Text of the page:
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The Pipeline | Jul/Aug '15

Raindrop Corneal Inlay

Young boomers are all about having the latest technology, staying fit, traveling the world, performing in the boardroom, and having young eyes to match the youth they feel.

Have you seen it, too? Recently, I’ve noticed baby boomers using selfie sticks, and not only for their intended purpose. Turns out, a selfie stick functions nicely as an arm extender for presbyopia! Young boomers are all about having the latest technology, staying fit, traveling the world, performing in the boardroom, and having young eyes to match the youth they feel. Given that presbyopia is virtually ubiquitous after age 45, refractive surgery options to address the eye’s loss of zoom capability are now vital tools to meet the needs and demands of this emerging demographic.

One of the most common things I hear from patients goes something like this: “Doctor, it was one thing when I needed glasses to be able to see far, but now that I need help to see up close too, just fix it all.” Bifocals aren’t doing it for their self-image. For many top execs in the boardroom, a simple task like reading and interpreting small print on an important document immediately provides a level of top performance to which they’ve grown accustomed. It’s interesting that presbyopia reduces not only the magnitude of accommodation but also the speed of accommodation. Many of my patients report the need to preserve their ability to see fast and think fast in order to maintain their status in a professional environment.

Enter corneal inlays. With the FDA approval of the Kamra inlay (AcuFocus) last spring, refractive surgeons will need to become comfortable with patient selection, surgical implantation pearls, and, especially in this arena, the need for careful postoperative care. These are by no means “lunchtime LASIK” procedures; they need to be managed accordingly.



I’ve been involved as a principal investigator with the Raindrop corneal inlay (ReVision Optics) for a little over 3 years. The Raindrop is a 2-mm–diameter, clear, hydrogel disk that is placed under the anterior one-third of the cornea to restore near vision in emmetropic presbyopes. The Raindrop’s mechanism of action is to produce what’s being called a profocal cornea. It essentially creates a reversible form of corneal multifocality, whereby the central cornea steepens for near, a paracentral transition zone provides a good level of intermediate vision, and the peripheral cornea is maintained for distance. The Raindrop is placed in the nondominant eye and, in clinical trials, has been shown to provide an immediate “wow” factor, often with J1 or even J1+ near acuity on day 1.


The Raindrop measure 2mm in diameter.

Given that the Raindrop and most other corneal inlays being studied are placed only in the nondominant eye, this is another version of what some call blended vision. Modern blended vision options are not your grandmother’s monovision, where one eye was corrected strictly for distance and the other eye distinctly for near. Rather, blended vision with corneal inlays restores near vision in the treated eye with minimal or no detriment in distance acuity in that eye. In my experience, people who never adapted to old-school monovision were fine with what it produced for near but never really liked what they gave up in distance acuity in the near eye to achieve it. That fact highlights one of the major advantages of this new class of presbyopia solutions. Below are a few highlights of Raindrop implantation.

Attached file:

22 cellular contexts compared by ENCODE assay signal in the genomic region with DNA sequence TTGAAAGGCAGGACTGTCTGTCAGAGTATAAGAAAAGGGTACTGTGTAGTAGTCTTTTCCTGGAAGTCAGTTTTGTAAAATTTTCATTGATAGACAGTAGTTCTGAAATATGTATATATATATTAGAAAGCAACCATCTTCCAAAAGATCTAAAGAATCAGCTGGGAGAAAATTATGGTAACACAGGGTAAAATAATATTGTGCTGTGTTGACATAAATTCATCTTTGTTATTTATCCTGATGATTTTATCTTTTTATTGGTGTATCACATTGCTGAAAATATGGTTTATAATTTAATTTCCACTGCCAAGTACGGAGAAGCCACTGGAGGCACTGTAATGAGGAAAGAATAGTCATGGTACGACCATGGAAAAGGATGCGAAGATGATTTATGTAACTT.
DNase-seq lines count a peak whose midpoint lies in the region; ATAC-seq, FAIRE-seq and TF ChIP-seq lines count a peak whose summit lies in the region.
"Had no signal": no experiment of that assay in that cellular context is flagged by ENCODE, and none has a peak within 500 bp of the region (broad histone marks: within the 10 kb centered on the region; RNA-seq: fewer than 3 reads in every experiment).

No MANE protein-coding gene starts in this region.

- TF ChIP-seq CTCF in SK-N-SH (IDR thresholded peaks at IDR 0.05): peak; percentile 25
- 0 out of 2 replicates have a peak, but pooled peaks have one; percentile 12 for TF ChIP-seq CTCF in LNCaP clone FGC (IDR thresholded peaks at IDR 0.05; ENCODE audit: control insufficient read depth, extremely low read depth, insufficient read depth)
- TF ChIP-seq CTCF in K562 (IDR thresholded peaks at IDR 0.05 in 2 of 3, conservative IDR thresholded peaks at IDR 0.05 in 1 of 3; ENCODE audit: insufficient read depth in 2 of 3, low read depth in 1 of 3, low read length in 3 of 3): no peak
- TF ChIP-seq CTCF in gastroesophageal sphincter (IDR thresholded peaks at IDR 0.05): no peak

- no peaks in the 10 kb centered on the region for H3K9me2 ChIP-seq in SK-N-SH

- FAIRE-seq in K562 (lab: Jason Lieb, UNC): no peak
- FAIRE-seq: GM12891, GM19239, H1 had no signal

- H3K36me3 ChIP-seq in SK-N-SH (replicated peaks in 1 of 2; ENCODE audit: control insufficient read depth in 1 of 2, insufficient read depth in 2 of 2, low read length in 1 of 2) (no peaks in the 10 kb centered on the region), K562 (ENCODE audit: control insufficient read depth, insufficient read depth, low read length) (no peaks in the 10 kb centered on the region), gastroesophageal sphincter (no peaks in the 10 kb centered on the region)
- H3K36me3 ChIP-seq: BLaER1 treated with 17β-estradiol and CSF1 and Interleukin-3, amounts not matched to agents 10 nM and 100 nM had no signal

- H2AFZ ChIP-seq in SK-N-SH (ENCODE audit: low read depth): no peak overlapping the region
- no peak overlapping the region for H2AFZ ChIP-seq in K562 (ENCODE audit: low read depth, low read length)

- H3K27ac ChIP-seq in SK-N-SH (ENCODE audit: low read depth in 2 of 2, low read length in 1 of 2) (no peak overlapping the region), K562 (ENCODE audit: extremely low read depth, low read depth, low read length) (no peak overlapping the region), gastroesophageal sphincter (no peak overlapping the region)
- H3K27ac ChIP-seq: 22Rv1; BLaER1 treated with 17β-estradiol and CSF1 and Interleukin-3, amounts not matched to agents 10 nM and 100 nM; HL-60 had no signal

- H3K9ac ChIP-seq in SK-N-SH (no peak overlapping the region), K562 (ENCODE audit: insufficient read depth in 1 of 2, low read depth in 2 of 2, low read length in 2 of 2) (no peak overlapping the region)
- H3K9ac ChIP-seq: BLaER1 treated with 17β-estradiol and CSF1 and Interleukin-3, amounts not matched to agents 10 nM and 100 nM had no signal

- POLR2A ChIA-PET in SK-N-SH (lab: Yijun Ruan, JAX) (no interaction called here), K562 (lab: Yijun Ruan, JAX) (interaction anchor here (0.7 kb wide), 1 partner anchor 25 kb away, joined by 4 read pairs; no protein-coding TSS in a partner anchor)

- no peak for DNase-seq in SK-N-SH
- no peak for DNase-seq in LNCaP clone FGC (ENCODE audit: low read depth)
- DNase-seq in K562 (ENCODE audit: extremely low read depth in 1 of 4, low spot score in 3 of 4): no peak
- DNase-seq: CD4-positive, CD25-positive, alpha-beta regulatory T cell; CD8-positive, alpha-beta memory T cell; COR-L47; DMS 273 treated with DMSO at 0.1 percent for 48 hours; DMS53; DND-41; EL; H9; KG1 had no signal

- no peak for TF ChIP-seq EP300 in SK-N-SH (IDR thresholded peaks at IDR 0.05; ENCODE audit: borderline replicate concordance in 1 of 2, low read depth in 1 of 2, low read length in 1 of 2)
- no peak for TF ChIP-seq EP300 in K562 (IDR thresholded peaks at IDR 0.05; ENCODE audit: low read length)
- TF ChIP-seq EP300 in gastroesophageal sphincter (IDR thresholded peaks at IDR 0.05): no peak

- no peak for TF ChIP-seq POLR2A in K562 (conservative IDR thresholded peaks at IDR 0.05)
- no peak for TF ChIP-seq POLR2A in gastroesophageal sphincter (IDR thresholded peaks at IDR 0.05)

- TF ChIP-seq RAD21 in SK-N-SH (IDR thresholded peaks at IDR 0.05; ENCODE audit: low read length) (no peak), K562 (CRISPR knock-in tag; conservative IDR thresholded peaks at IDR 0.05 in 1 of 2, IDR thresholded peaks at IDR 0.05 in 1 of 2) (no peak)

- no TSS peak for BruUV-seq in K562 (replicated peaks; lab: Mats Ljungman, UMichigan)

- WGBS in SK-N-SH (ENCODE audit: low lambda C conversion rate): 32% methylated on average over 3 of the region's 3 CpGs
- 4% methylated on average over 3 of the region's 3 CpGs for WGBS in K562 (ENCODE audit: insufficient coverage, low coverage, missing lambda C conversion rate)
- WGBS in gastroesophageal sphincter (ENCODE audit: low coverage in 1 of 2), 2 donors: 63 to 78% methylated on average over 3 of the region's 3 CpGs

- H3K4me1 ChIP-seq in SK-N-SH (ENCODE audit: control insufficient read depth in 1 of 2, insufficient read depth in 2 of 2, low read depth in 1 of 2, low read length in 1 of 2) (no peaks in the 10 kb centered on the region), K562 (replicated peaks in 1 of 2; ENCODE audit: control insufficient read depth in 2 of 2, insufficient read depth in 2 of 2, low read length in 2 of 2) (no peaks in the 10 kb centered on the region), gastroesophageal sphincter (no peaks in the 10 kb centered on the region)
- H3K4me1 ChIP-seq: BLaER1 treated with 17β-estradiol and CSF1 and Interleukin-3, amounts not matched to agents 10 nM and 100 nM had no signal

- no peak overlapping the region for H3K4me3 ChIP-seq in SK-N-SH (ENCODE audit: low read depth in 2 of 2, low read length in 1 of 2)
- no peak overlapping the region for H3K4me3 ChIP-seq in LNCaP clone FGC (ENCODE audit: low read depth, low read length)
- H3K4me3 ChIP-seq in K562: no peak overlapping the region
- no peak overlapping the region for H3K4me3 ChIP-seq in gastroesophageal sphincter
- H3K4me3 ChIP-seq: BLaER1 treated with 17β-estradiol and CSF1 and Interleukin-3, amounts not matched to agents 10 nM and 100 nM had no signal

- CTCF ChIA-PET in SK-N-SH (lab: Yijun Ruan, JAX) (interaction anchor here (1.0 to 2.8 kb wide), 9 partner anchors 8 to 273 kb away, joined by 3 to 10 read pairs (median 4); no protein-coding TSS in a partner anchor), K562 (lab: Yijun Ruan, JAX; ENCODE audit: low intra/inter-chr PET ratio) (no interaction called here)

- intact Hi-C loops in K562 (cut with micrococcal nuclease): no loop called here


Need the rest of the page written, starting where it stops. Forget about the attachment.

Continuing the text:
Patients often achieve J1 or J1+ near acuity on day 1.

The procedure is reversible.

The inlay is invisible to the patient and outside world; cyborgs need not apply.

It is a corneal procedure that preserves the crystalline lens.


The Raindrop is implanted under a femtosecond laser flap.

At the 2015 ASCRS meeting in San Diego, I reported on 39 patients who were implanted with the Raindrop at my center in San Antonio as part of the multicenter prospective US IDE study.
1 The patients we enrolled were presbyopic emmetropes (MRSE, -0.50 to +1.00 D) requiring at least +1.50 D to +2.50 reading add. The Raindrop inlay was implanted in the nondominant eye and centered over the light-constricted pupil. A femtosecond laser was used to create a flap one-third of the central corneal thickness deep.

At 12 months, we found that:

100% of patients achieved 20/25 binocular acuity at near, and 80% were
20/20 at near;

100% of patients maintained 20/20 binocularly at distance;

97% of patients achieved 20/32 binocular acuity at intermediate; and

100% of patients achieved at least 20/25 binocular acuity for both distance and near.


After implantation of the Raindrop 100% of patients required less than +0.5 D reading add.


Patient satisfaction with the Raindrop inlay.

Overall, 97% of patients reported being satisfied with these results. The Raindrop inlay improved near vision by nearly 6 lines of acuity and intermediate vision by 3.5 lines.


The full range of vision and high patient satisfaction support the Raindrop inlay as a valid tool to treat presbyopia. As baby boomers continue to seek a level of vision that is compatible with their active lifestyles, corneal inlays will be an important addition to our surgical toolset. Let’s put the selfie sticks away already.